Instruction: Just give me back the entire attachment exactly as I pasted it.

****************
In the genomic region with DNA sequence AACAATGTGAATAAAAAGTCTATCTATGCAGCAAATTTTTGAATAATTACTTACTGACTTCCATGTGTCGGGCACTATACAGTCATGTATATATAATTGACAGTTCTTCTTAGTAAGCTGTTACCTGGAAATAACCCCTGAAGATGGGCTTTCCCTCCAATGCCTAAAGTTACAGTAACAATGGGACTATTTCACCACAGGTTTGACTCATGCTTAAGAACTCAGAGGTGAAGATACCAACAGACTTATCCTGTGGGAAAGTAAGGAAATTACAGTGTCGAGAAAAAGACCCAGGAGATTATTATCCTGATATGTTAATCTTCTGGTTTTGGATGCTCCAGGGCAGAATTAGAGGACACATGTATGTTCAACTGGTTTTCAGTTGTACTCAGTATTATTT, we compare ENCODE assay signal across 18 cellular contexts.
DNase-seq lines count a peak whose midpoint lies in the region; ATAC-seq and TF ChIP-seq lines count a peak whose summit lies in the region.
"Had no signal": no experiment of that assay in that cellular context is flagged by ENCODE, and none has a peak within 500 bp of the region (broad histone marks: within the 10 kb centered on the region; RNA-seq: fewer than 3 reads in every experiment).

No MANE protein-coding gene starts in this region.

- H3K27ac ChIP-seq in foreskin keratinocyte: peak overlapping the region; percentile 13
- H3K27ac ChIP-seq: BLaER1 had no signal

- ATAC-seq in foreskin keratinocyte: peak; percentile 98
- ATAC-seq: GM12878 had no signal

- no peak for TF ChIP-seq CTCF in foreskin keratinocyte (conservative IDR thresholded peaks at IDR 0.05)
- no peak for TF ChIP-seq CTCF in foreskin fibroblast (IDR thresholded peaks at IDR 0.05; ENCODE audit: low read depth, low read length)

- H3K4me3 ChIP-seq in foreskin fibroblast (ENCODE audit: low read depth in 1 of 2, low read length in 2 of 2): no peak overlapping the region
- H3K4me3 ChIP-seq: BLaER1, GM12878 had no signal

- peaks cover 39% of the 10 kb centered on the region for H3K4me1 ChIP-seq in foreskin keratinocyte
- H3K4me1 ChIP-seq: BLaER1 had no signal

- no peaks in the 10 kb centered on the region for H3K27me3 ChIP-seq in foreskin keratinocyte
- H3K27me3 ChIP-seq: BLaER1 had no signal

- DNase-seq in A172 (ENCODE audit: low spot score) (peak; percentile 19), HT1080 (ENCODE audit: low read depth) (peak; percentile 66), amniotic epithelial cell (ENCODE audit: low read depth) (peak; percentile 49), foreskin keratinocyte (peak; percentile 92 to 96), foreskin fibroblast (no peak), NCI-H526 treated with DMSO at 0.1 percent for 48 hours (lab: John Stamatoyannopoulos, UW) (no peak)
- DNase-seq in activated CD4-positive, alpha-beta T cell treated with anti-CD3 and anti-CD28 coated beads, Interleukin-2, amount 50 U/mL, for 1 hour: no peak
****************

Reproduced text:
In the genomic region with DNA sequence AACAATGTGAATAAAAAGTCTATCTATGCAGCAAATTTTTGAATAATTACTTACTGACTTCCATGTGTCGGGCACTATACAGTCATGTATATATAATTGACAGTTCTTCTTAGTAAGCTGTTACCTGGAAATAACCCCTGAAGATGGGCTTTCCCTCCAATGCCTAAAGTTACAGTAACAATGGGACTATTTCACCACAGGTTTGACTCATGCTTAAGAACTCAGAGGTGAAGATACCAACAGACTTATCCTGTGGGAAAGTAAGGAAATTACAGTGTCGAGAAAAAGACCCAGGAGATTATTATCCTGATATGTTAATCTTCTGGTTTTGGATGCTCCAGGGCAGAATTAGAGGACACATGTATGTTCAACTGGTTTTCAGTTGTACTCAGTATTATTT, we compare ENCODE assay signal across 18 cellular contexts.
DNase-seq lines count a peak whose midpoint lies in the region; ATAC-seq and TF ChIP-seq lines count a peak whose summit lies in the region.
"Had no signal": no experiment of that assay in that cellular context is flagged by ENCODE, and none has a peak within 500 bp of the region (broad histone marks: within the 10 kb centered on the region; RNA-seq: fewer than 3 reads in every experiment).

No MANE protein-coding gene starts in this region.

- H3K27ac ChIP-seq in foreskin keratinocyte: peak overlapping the region; percentile 13
- H3K27ac ChIP-seq: BLaER1 had no signal

- ATAC-seq in foreskin keratinocyte: peak; percentile 98
- ATAC-seq: GM12878 had no signal

- no peak for TF ChIP-seq CTCF in foreskin keratinocyte (conservative IDR thresholded peaks at IDR 0.05)
- no peak for TF ChIP-seq CTCF in foreskin fibroblast (IDR thresholded peaks at IDR 0.05; ENCODE audit: low read depth, low read length)

- H3K4me3 ChIP-seq in foreskin fibroblast (ENCODE audit: low read depth in 1 of 2, low read length in 2 of 2): no peak overlapping the region
- H3K4me3 ChIP-seq: BLaER1, GM12878 had no signal

- peaks cover 39% of the 10 kb centered on the region for H3K4me1 ChIP-seq in foreskin keratinocyte
- H3K4me1 ChIP-seq: BLaER1 had no signal

- no peaks in the 10 kb centered on the region for H3K27me3 ChIP-seq in foreskin keratinocyte
- H3K27me3 ChIP-seq: BLaER1 had no signal

- DNase-seq in A172 (ENCODE audit: low spot score) (peak; percentile 19), HT1080 (ENCODE audit: low read depth) (peak; percentile 66), amniotic epithelial cell (ENCODE audit: low read depth) (peak; percentile 49), foreskin keratinocyte (peak; percentile 92 to 96), foreskin fibroblast (no peak), NCI-H526 treated with DMSO at 0.1 percent for 48 hours (lab: John Stamatoyannopoulos, UW) (no peak)
- DNase-seq in activated CD4-positive, alpha-beta T cell treated with anti-CD3 and anti-CD28 coated beads, Interleukin-2, amount 50 U/mL, for 1 hour: no peak